Paying Attention

I grow weary under the onslaught of information that pervades our wifi world. It is no longer possible to fully participate in work or play, professional or personal relationships and growth without using a screen. Passively (as in television viewing) or interactively (smart devices and computers) we are bombarded with information – images and messages in cascading collage fed incessantly onto the screens we rely on to participate in all aspects of life. Many of us are taking “media breaks” in an effort to counteract the deluge. The breaks, however, are only temporary because modern life demands screen-based interaction.

Attention is a sort of 4 dimensional peripheral vision. Our attention receives information from our senses – our 3D lives – and also receives the thoughts and emotions of our interior lives. Attention can be drawn, directed, focussed, and trained, but we seldom make disciplined use of it. Our attention is demanded and we are paying attention – but are we aware of how and where and why?  We are attention spendthrifts, paying attention without consciously managing how the payment impacts us.

There is an unfortunate faddishness to the term “mindfulness” as it is often co-opted and applied to quick-fix promises and product marketing; but, in essence, mindfulness meditation is a discipline for training attention.

 Often, training attention begins by placing it on a single, limited sensory experience and practicing returning it there when we realize it has wandered. (Many mindful-mediation practices will direct participants to place their attention on the sensation of their breath as it moves in and out.) Daily practice of this attention training exercise opens an awareness that our attention acts as a filter, a way of receiving and organizing information. It also teaches us that we can take control over how our attention is directed and focussed, what gets our attention, what quality of attention and how much we’ll pay.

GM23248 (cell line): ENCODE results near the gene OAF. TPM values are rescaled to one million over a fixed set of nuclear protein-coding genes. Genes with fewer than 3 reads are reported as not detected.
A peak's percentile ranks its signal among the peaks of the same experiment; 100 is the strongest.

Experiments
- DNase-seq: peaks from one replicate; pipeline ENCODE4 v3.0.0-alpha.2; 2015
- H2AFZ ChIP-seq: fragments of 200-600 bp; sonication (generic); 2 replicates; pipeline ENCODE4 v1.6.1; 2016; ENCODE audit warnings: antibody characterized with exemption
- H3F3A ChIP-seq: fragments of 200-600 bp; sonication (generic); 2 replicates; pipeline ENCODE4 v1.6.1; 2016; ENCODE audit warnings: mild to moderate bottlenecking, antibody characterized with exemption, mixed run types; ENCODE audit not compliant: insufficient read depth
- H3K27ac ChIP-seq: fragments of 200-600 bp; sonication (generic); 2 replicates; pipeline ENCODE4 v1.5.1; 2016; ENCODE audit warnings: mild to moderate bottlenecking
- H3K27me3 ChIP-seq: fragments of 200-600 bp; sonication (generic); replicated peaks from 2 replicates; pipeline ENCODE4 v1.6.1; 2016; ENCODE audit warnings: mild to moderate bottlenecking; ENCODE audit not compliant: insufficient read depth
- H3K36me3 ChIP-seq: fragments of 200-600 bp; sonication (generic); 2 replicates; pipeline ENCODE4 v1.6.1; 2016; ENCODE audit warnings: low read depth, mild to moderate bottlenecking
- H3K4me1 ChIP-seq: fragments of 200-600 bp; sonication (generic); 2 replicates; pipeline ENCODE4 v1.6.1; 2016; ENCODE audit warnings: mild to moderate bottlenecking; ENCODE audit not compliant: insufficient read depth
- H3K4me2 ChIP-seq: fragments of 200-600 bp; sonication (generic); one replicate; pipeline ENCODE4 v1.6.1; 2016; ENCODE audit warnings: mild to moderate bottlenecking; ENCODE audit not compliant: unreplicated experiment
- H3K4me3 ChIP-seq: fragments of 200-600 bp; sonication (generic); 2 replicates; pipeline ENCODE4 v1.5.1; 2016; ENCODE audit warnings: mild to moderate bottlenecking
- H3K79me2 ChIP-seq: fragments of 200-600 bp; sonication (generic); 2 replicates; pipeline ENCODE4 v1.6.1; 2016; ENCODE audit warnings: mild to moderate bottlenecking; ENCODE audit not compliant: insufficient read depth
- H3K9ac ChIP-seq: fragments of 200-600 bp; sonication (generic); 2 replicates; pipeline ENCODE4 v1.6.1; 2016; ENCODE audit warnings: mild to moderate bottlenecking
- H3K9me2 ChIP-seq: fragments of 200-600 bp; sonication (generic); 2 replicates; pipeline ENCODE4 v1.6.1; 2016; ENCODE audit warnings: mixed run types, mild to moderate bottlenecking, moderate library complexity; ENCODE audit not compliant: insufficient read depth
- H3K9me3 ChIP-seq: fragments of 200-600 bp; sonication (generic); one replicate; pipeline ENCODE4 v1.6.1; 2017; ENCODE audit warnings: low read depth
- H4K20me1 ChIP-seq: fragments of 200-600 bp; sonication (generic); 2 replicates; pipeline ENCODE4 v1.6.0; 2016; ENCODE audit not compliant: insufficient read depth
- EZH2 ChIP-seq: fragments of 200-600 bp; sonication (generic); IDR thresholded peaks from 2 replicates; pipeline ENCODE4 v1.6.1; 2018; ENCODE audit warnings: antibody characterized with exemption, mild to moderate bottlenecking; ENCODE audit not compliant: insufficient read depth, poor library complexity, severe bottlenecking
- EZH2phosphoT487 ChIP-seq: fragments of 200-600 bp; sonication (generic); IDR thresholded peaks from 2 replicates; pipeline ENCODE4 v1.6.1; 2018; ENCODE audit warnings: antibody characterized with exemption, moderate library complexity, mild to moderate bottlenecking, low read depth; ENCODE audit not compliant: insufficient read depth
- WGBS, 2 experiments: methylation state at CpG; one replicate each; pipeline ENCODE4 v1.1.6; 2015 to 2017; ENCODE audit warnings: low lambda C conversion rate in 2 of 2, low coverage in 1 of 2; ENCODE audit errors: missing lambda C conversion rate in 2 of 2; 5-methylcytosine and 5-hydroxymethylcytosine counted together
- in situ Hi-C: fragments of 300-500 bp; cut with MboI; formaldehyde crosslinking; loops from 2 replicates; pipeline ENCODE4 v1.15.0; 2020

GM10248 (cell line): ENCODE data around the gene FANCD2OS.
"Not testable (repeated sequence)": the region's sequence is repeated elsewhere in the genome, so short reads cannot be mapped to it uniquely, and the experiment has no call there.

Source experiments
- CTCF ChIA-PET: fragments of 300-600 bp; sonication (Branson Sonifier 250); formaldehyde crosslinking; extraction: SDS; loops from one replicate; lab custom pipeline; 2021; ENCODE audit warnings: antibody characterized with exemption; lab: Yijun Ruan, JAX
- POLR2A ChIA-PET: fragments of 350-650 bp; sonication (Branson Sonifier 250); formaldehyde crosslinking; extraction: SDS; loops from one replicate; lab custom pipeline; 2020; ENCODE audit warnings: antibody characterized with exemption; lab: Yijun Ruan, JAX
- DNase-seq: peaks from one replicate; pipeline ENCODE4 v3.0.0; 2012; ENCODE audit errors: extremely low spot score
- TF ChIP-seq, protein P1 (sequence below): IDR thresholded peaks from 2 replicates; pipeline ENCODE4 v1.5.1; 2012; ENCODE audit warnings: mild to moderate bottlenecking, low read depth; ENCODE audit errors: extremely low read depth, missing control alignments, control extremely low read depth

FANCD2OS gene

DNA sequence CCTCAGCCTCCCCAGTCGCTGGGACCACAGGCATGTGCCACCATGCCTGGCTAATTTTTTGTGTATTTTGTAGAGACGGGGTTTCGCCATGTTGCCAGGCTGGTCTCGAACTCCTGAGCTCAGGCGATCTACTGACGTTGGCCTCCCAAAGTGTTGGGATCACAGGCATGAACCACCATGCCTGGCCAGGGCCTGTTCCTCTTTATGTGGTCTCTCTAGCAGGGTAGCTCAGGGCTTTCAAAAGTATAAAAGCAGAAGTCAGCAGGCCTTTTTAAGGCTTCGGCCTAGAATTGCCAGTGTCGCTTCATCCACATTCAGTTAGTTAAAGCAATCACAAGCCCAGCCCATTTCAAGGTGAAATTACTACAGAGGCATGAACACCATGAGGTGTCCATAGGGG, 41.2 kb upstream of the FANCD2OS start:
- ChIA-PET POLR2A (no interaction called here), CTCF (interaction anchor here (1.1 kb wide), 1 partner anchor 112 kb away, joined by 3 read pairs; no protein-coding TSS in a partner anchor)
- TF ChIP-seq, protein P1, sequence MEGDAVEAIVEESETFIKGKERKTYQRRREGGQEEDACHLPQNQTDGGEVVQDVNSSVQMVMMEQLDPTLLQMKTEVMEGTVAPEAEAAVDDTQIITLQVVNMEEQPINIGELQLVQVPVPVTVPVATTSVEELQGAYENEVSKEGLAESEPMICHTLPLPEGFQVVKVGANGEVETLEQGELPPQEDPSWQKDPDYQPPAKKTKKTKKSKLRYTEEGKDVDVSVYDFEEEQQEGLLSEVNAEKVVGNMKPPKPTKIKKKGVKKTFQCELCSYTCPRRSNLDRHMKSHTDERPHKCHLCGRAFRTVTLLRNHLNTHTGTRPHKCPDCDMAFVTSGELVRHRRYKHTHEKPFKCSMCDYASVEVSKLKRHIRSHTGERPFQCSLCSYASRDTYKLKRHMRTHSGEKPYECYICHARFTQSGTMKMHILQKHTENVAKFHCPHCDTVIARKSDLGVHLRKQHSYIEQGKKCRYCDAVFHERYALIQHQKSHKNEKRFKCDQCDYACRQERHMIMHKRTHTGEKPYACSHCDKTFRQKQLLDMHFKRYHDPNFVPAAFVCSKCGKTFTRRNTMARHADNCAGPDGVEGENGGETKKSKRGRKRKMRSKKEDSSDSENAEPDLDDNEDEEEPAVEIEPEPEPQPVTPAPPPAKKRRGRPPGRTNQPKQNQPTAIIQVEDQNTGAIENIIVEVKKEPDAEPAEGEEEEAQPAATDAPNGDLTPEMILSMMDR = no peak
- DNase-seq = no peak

Meditation and mindfulness are often touted as “stress relief” practices. I agree with this, up to a point. I have found that training my attention has not “reduced stress” so much as it has altered my relationship with stressful stimuli. It has opened in me an awareness and space for making choices about how I interpret and respond to information and messages. I am less likely to unthinkingly accept the meaning assigned by others to information received via my senses and more likely to evaluate my interior thoughts and emotions before responding with intention (rather than reflexively). Mindfulness meditation is not a tranquilizer for muting awareness of stress. Training our attention helps us be more disciplined in paying attention.

More disciplined spending of this all important resource requires slowing down, questioning our own instantaneous reactions, and focusing a closer look at what is triggering our emotional and mental engagement. If we don’t take dominion over our own attention, then it will become the tool of others who seek to manipulate us. If we do not put ourselves in the driver’s seat, the vacancy will be filled by someone else. They will feed us their views, maps, directions, illusions and create our world and lives for us. Or, we can look again, take back the power to decide what the input might mean and make our own choices.

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